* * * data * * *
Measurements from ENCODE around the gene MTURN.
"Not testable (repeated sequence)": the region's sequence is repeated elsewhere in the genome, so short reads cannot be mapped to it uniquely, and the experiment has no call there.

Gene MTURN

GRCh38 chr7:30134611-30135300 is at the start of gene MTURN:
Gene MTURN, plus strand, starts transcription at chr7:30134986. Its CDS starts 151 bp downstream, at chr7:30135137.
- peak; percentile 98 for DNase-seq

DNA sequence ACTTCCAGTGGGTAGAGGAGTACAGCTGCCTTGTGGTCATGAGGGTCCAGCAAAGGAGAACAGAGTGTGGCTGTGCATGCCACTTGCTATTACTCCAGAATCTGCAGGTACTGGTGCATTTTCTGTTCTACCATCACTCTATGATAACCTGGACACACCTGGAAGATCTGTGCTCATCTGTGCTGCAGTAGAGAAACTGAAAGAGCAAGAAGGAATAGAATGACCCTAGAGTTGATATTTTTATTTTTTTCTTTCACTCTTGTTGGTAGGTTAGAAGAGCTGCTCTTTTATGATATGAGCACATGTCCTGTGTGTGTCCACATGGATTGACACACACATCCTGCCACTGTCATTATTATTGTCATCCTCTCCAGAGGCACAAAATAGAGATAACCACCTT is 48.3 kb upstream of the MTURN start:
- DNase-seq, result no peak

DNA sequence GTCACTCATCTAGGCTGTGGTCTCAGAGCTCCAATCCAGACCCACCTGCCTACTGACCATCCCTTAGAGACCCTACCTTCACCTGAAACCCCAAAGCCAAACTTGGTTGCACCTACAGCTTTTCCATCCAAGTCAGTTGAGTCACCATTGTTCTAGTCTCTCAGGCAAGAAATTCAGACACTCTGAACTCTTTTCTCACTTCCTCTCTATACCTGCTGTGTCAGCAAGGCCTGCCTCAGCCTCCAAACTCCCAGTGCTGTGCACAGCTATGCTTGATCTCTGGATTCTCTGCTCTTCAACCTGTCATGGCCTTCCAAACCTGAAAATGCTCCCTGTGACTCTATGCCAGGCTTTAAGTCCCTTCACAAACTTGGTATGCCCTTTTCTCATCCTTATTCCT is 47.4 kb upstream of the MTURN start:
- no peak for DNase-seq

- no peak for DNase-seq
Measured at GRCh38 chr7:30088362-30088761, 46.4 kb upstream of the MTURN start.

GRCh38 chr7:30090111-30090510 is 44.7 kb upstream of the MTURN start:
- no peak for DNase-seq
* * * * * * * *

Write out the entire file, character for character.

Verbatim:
Measurements from ENCODE around the gene MTURN.
"Not testable (repeated sequence)": the region's sequence is repeated elsewhere in the genome, so short reads cannot be mapped to it uniquely, and the experiment has no call there.

Gene MTURN

GRCh38 chr7:30134611-30135300 is at the start of gene MTURN:
Gene MTURN, plus strand, starts transcription at chr7:30134986. Its CDS starts 151 bp downstream, at chr7:30135137.
- peak; percentile 98 for DNase-seq

DNA sequence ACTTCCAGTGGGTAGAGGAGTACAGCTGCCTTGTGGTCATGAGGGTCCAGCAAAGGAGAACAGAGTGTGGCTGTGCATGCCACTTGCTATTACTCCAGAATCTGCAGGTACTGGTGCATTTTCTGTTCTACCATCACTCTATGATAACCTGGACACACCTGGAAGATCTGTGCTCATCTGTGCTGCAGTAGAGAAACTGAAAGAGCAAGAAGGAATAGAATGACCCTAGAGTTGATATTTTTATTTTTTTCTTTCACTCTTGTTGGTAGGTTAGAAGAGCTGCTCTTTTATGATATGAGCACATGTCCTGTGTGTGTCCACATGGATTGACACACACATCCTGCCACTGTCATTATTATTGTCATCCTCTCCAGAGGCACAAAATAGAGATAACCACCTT is 48.3 kb upstream of the MTURN start:
- DNase-seq, result no peak

DNA sequence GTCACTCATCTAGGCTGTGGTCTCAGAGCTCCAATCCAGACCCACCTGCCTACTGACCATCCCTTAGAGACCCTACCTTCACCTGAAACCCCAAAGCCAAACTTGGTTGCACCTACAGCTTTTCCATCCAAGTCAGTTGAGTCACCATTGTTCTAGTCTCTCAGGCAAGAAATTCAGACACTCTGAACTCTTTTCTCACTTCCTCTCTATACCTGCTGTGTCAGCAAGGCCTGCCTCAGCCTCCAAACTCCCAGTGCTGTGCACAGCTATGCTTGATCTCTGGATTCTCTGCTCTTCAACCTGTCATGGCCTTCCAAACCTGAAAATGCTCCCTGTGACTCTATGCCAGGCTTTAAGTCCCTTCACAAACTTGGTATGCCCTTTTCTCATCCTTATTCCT is 47.4 kb upstream of the MTURN start:
- no peak for DNase-seq

- no peak for DNase-seq
Measured at GRCh38 chr7:30088362-30088761, 46.4 kb upstream of the MTURN start.

GRCh38 chr7:30090111-30090510 is 44.7 kb upstream of the MTURN start:
- no peak for DNase-seq